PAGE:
• Someone on the trip is going to get on your nerves, under your skin, and make your head hurt worse. It’s going to happen. There’s no way around it. Deep breathing and polite avoidance are the best strategies.

I’ve been on plenty of group trips, many of them to foreign countries like Vietnam, Mexico, and New Zealand. Despite the inevitable annoying person or two, I think the pros far outweigh the cons. In Mexico, I helped a group of doctors and nurses fix cleft lips and palates by translating for them. That’s not something I would have done on my own. But as migraine patients, we do have to take precautions.

Here are my tips for group travel:

  1. Tell the group leader about your disease and give him/her a list of ALL your medications, even over-the-counter ones and herbal supplements. This allows your group leader to help you when you’re in pain, and help medical professionals help you if there’s an emergency. Do this well in advance of departure. While on the trip, Let your leader know when you feel a migraine coming so she can help you manage it.
  2. Make yourself a “migraine kit” and keep it with you AT ALL TIMES. This should include your medications and anything else you need to prevent or relieve pain. For example, I have a sachet of lavender that I keep with me to avoid triggering smells. Other items might include ear plugs or noise cancelling headphones and your MP3 player, an eye mask, or snacks.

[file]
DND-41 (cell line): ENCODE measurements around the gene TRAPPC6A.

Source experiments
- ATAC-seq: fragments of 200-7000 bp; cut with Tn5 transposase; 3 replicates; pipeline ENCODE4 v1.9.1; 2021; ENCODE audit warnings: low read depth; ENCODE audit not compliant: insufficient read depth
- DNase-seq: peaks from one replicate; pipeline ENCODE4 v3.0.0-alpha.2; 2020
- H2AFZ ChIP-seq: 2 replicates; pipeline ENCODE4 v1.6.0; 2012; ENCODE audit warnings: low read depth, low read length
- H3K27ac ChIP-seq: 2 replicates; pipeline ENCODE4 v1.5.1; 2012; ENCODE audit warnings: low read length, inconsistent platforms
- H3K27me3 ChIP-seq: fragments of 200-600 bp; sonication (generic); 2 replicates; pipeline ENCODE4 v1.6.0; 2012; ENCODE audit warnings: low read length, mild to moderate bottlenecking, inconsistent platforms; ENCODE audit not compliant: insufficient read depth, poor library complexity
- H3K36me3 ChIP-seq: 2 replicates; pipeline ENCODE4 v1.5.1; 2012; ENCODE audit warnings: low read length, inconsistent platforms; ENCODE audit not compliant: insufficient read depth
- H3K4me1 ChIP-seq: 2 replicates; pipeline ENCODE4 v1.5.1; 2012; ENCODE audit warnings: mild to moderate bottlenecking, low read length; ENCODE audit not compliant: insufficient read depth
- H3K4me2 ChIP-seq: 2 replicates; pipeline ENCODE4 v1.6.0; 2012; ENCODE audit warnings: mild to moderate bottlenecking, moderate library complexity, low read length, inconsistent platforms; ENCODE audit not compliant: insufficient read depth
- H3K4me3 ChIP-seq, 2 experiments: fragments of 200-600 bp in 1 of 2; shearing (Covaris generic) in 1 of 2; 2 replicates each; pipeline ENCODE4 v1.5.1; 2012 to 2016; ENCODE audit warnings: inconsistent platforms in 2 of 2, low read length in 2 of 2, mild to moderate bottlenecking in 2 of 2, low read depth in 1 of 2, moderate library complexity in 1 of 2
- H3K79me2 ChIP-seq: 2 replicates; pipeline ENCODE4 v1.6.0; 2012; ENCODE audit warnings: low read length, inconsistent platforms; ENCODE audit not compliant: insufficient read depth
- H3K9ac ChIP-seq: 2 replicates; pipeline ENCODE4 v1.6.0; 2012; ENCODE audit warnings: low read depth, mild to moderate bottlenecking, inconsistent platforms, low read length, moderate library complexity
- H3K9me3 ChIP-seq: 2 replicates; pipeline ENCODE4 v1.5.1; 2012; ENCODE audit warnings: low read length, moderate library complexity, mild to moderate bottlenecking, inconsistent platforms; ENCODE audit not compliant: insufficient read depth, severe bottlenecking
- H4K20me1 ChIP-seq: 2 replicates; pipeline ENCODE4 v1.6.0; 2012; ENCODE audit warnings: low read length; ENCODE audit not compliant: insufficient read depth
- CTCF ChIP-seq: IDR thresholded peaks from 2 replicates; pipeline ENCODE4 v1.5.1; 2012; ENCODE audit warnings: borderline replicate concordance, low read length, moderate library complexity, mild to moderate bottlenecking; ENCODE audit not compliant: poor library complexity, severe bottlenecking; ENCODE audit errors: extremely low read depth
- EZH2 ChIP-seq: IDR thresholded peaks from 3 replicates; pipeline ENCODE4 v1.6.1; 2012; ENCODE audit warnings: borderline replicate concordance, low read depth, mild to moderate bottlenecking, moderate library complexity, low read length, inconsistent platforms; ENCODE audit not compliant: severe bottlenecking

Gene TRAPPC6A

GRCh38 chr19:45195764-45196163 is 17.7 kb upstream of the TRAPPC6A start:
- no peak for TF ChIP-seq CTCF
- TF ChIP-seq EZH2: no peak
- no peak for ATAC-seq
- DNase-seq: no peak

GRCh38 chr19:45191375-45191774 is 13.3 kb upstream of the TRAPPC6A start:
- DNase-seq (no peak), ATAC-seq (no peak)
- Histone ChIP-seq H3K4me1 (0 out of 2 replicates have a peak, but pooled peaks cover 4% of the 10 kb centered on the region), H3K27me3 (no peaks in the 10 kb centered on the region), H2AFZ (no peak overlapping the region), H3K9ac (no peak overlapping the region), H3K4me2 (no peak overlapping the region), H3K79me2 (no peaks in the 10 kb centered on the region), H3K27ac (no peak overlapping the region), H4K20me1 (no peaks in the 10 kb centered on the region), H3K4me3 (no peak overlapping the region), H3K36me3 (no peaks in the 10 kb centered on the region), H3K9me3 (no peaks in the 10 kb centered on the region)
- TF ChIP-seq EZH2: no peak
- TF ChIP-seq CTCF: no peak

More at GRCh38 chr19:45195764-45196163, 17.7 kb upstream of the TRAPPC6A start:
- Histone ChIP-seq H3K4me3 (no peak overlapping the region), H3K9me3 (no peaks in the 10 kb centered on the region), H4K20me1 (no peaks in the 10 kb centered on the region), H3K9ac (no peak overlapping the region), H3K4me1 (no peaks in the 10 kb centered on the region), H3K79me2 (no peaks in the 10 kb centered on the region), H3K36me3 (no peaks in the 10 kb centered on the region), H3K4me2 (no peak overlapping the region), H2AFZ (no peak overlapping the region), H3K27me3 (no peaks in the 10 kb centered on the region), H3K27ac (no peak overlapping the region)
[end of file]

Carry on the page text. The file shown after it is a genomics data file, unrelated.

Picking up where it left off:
3. Stay hydrated and avoid alcohol and too much caffeine. You may not be able to control everything on the trip, but you can control how much water you drink. Staying hydrated at least reduces one possible trigger. Avoiding excess caffeine and all alcohol also reduce the chances you’ll get an attack. It might be hard when everyone else is toasting and having fun at dinner, or when travel fatigue sets in, but the consequences of missing part of the trip because of blinding pain aren’t worth it.
  4. Get as much sleep as possible. When I went to Vietnam, some nights we were out late and then had to wake up early in the morning, and I had no control over this. The best I could do was take advantage of every opportunity for sleep that came along. Often this meant missing out on evening activities with my friends, but being well-rested and having less pain was a worthy trade off. If there’s a long plane or bus ride during a time you’d normally be sleeping, consider taking something to help you sleep, like Benadryl or an OTC sleep aid. You could even ask your doctor for a few sleeping pills like Lunesta. Talk to your doctor or pharmacist before you take anything to make sure there are no interactions.